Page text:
Vol. 2, Issue 1. (Spring, 2019)

ISSN 2516-5860

Another review process is possible 1-5
Sevasti-Melissa Nolas and Christos Varvantakis pdf HTML
‘Hot bubbly poo’ navigating children’s scatalogical language in school 6-10
Perpetua Kirby pdf HTML

This paper examines children’s use of scatological language, encountered during an ethnography in a primary school. The humour and emotion of such language conveys something of the power and hierarchy in schools, including my own research practices. Scatological language offers children a trope for achieving shared moments of humour with the researcher, and a way to navigate the research relationship and the emotions of their participation. The paper illustrates how attending to these practices and affects can support children to renegotiate what they can do and be within school research contexts. 

A tale of two families: chance and serendipity in researching food poverty 11-15
Vasco Ramos pdf HTML
What do carrier bags say? 16-21
Runa Das Chaudhuri pdf HTML

This récit accounts for the many interesting biographies of plastic carrier bags with and without brand logos in the Indian city of Kolkata. It maps where these bags travel as mobile objects and the uses they are put to in the public everyday lives of the Bengali middle classes. For this purpose, it focuses on an ethnographic episode concerning the Bengali pre-wedding custom of tattva-sajano where packing and unpacking of gifts are ceremonial. The conversation analysis of women engaged in this occasion render a distinct sense of ‘bagarchy’ i.e., a stratified world of carrier bags where the disposition of each depends on its label tag, if any and the subsequent uses and reuses which it serves.

Crop zoom delete: experiments with children as classroom photographers 22-27
Paulina Semenec pdf HTML

What happens when children become ‘classroom photographers’? This paper traces the often strange encounters that photo-making practices with children invites. Drawing on data from a year-long ethnographic study, I suggest that becoming attuned to encounters and processes of image-making (as opposed to the image itself) can provide researchers with new ways of engaging with children; ones in which the traditional binaries between the ‘child’ and ‘researcher’ are always in the process of being re-imagined.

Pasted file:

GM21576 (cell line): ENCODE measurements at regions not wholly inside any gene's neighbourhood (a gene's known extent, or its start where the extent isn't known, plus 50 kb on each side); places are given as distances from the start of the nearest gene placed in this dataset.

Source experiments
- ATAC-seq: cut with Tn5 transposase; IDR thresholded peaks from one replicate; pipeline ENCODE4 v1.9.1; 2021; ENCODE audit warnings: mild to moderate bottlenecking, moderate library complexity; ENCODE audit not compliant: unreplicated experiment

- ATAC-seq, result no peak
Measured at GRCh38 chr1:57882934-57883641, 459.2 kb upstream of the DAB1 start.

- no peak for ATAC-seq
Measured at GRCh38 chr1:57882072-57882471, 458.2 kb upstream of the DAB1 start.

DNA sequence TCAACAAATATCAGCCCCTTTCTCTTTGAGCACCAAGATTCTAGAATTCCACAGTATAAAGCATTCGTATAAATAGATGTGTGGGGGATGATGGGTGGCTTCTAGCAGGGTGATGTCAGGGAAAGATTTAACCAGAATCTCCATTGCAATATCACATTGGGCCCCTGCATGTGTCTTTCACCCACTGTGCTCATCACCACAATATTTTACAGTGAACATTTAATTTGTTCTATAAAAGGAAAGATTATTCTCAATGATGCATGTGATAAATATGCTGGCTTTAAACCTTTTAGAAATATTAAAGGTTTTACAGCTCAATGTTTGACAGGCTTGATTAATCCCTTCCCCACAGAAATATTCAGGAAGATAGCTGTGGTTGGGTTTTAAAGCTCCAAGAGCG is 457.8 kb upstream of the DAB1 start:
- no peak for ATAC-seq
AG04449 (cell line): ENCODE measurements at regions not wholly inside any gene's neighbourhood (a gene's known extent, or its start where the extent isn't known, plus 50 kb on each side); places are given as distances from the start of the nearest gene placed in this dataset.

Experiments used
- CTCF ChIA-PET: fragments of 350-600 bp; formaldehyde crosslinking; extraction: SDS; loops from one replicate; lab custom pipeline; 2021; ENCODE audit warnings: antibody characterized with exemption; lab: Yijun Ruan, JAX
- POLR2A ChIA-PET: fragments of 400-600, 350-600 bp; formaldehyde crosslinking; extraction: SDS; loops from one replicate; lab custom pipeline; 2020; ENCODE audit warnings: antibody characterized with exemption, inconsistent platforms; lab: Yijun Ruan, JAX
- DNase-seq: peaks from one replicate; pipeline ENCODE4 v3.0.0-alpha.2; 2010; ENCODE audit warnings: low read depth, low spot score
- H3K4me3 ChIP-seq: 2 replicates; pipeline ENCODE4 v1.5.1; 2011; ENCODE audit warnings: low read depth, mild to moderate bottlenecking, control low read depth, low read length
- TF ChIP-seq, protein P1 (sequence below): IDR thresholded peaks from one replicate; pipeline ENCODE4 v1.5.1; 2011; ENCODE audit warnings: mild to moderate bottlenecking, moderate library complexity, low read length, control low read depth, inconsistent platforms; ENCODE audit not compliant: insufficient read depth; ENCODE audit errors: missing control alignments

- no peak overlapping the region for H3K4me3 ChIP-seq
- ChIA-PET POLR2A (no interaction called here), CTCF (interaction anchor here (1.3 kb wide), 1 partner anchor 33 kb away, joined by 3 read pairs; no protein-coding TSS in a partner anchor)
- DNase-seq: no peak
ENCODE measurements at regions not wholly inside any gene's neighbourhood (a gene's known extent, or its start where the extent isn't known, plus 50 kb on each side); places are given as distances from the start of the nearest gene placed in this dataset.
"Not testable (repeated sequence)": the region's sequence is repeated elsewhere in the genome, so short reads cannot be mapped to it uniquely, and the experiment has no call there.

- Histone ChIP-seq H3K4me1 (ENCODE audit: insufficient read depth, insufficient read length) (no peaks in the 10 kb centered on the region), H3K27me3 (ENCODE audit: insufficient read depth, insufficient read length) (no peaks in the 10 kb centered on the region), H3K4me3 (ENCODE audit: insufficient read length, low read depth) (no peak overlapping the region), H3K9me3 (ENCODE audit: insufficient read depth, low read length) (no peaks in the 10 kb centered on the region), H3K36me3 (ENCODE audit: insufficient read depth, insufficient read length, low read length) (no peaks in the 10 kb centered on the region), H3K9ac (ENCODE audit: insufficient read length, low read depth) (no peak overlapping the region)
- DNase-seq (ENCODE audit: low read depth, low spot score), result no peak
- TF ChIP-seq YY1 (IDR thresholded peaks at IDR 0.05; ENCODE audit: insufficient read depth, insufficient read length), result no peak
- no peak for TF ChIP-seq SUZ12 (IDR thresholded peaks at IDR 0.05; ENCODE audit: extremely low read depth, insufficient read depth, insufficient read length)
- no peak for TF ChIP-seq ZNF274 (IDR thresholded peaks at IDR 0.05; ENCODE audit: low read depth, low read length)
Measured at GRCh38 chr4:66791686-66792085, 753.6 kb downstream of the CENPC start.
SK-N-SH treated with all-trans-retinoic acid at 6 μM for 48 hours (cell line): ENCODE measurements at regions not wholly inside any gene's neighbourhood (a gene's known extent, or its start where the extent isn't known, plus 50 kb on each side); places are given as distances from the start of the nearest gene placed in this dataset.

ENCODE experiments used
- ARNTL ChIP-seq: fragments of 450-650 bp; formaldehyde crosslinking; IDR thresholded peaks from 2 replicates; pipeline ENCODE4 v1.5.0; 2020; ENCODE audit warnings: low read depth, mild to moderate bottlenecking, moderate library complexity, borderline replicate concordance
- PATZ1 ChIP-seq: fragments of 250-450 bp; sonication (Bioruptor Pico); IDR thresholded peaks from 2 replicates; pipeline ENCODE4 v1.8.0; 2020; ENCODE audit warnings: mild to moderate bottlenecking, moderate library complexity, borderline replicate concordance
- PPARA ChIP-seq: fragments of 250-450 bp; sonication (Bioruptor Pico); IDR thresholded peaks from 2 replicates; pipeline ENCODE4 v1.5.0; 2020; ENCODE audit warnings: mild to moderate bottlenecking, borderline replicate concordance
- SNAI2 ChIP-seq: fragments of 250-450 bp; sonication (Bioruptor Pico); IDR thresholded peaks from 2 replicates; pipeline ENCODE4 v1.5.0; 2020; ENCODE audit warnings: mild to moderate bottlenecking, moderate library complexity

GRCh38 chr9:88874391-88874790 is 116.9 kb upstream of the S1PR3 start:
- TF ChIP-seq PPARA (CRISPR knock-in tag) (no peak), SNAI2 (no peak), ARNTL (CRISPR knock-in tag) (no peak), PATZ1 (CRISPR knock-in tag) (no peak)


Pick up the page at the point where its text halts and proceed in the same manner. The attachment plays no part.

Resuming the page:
Fragements of a life: the wrestler and the wounded boy – revealing the complexities of young migrants as political subjects through art 28-33
Sarah Walker pdf HTML

This paper discusses the use of art in research with young West African men (aged 14-21) who have made the perilous illegalised journey to Italy. Drawing on findings from PhD fieldwork using a variety of visual methods, the paper examines how art can function as an entry point to different life worlds. It argues this encounter has the potential to create a space in which we might reach a ‘shared imagination’. It explores the use of art in the research process itself, as well as the co-production of a public art exhibition.

Walking in Tirana: spatio-temporal unfoldings in the cul-de-sacs 34-40
Arba Bekteshi and Fiona Mino pdf HTML

Employing psychogeographical walking as an ethnographic method to investigate changes brought by the recent aggressive development of the city and a way of critical surveying the affectivities of the city as inspired by architectural learning techniques, together with photos and path registration, we make reference to old maps as per different town-plans to argue that Tirana can be experienced through its sensorial attributes. Our walking exercise, as a mapping of the city’s inhabitants’ gestures of enlarging gardens until cul-de-sacs are formed, unfold a spatio-temporal schizocartography. we might reach a ‘shared imagination’. It explores the use of art in the research process itself, as well as the co-production of a public art exhibition.

Supervision arrangements: methodological experiences and (in)decisions on researching affective entanglements 41-58
Georgios Kesisoglou and Philia Issari pdf HTML